The question is: How can these concepts be squarely applied in risk assessment Hiring qualified people, just like what Machiavelli opined, is among the practical skills generally associated with good leadership. As corroborated by Grint (1997), an effective leader invariably chooses competent associates and subordinates who can give straightforward and well thought-out recommendations in response to specific problems to carry out any undertaking regardless of their interests. This is where the significance of "risk managers" is realized and appreciated.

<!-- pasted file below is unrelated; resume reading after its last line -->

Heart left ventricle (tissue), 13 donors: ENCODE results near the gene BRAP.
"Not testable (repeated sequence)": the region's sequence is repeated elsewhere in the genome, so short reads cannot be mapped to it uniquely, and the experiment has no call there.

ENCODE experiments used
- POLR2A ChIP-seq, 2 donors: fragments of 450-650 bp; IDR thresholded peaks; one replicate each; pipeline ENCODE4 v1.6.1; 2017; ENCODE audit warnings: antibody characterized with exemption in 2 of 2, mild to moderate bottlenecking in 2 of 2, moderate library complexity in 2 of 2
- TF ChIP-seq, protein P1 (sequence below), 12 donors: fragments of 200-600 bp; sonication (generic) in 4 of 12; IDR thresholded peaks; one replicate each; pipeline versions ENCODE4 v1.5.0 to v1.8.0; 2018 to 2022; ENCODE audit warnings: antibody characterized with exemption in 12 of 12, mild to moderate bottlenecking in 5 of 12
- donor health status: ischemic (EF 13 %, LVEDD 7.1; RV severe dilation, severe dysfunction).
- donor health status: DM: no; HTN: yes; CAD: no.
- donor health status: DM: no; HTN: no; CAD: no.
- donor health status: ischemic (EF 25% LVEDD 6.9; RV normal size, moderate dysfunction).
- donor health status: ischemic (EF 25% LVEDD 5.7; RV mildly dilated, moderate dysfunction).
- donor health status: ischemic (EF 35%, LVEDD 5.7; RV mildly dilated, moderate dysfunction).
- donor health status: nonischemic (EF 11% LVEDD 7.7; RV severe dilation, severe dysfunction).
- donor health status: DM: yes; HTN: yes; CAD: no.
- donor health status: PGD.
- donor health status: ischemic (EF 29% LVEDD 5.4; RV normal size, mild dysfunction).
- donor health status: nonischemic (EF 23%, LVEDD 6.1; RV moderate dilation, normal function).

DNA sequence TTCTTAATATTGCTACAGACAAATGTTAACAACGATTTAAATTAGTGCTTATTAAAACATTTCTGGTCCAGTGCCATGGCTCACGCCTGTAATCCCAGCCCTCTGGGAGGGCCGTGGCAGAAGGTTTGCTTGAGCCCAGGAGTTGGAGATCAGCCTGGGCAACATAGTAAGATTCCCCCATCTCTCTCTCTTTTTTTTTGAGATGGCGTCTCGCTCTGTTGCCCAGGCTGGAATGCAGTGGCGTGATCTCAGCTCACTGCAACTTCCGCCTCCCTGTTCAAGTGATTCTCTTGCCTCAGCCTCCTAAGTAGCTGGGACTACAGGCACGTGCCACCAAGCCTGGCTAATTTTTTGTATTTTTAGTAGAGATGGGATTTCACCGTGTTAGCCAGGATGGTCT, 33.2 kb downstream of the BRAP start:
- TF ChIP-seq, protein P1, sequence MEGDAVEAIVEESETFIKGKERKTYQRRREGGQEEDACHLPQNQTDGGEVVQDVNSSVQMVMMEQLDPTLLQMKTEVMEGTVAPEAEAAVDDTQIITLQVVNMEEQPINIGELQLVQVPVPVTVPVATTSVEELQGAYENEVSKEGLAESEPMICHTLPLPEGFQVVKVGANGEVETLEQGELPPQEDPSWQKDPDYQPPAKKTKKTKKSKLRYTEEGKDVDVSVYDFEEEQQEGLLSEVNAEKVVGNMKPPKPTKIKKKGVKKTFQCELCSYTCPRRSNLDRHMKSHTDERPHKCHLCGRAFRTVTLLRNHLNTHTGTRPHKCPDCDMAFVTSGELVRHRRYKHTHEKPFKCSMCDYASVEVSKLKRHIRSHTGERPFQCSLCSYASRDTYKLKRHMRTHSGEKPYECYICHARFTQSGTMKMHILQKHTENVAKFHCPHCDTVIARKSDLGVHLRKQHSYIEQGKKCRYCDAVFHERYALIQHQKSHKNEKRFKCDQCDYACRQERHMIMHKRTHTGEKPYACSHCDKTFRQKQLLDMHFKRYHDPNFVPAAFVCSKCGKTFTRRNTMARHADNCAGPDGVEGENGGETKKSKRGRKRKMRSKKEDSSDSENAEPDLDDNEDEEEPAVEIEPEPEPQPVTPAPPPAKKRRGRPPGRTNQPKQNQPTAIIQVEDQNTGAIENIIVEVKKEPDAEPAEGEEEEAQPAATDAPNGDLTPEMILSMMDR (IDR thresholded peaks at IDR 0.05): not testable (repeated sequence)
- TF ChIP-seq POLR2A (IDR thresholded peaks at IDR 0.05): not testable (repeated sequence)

Evidently, leadership and risk assessment have an overt interplay which produces desirable results especially when applied in cases wherein business forecasting is crucial to a company's success. As a result, the essence of risk assessment in the overall success of an organization is not only valued but also highlighted. According to Slywotzky, A. and Drzik, J. (1995), effective leaders imbued with knowledge in risk management are needed so that failure can be foreseen, avoided, or addressed. As pointed out by leadership theorists, not all individuals can become ideal or effective leaders. As such, certain traits have been identified to find out who can carry out specific tasks in relation to risk assessment and risk management as a whole (Slywotzky, A. and Drzik, J. 1995).
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